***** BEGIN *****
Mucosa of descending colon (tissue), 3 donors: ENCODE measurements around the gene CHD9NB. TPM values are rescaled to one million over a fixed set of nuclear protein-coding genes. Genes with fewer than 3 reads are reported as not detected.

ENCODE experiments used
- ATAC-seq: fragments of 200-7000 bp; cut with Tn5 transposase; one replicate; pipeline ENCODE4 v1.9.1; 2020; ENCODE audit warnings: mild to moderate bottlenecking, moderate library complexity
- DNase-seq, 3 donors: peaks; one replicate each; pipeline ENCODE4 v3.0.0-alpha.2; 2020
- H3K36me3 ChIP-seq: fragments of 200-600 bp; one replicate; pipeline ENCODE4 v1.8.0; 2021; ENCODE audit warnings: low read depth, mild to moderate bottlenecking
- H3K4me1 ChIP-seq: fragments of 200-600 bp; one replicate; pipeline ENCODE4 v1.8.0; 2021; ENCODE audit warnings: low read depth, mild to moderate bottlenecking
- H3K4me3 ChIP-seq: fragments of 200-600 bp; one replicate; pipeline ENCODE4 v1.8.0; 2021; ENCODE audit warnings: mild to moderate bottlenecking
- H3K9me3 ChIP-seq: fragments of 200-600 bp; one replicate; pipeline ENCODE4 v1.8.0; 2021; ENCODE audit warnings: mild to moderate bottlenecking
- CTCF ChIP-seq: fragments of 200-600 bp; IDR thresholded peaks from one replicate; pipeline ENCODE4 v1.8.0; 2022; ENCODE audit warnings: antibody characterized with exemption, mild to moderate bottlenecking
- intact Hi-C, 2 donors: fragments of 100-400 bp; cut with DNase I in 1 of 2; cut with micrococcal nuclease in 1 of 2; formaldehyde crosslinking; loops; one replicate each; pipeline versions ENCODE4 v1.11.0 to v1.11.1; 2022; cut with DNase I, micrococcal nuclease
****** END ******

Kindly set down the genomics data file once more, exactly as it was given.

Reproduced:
Mucosa of descending colon (tissue), 3 donors: ENCODE measurements around the gene CHD9NB. TPM values are rescaled to one million over a fixed set of nuclear protein-coding genes. Genes with fewer than 3 reads are reported as not detected.

ENCODE experiments used
- ATAC-seq: fragments of 200-7000 bp; cut with Tn5 transposase; one replicate; pipeline ENCODE4 v1.9.1; 2020; ENCODE audit warnings: mild to moderate bottlenecking, moderate library complexity
- DNase-seq, 3 donors: peaks; one replicate each; pipeline ENCODE4 v3.0.0-alpha.2; 2020
- H3K36me3 ChIP-seq: fragments of 200-600 bp; one replicate; pipeline ENCODE4 v1.8.0; 2021; ENCODE audit warnings: low read depth, mild to moderate bottlenecking
- H3K4me1 ChIP-seq: fragments of 200-600 bp; one replicate; pipeline ENCODE4 v1.8.0; 2021; ENCODE audit warnings: low read depth, mild to moderate bottlenecking
- H3K4me3 ChIP-seq: fragments of 200-600 bp; one replicate; pipeline ENCODE4 v1.8.0; 2021; ENCODE audit warnings: mild to moderate bottlenecking
- H3K9me3 ChIP-seq: fragments of 200-600 bp; one replicate; pipeline ENCODE4 v1.8.0; 2021; ENCODE audit warnings: mild to moderate bottlenecking
- CTCF ChIP-seq: fragments of 200-600 bp; IDR thresholded peaks from one replicate; pipeline ENCODE4 v1.8.0; 2022; ENCODE audit warnings: antibody characterized with exemption, mild to moderate bottlenecking
- intact Hi-C, 2 donors: fragments of 100-400 bp; cut with DNase I in 1 of 2; cut with micrococcal nuclease in 1 of 2; formaldehyde crosslinking; loops; one replicate each; pipeline versions ENCODE4 v1.11.0 to v1.11.1; 2022; cut with DNase I, micrococcal nuclease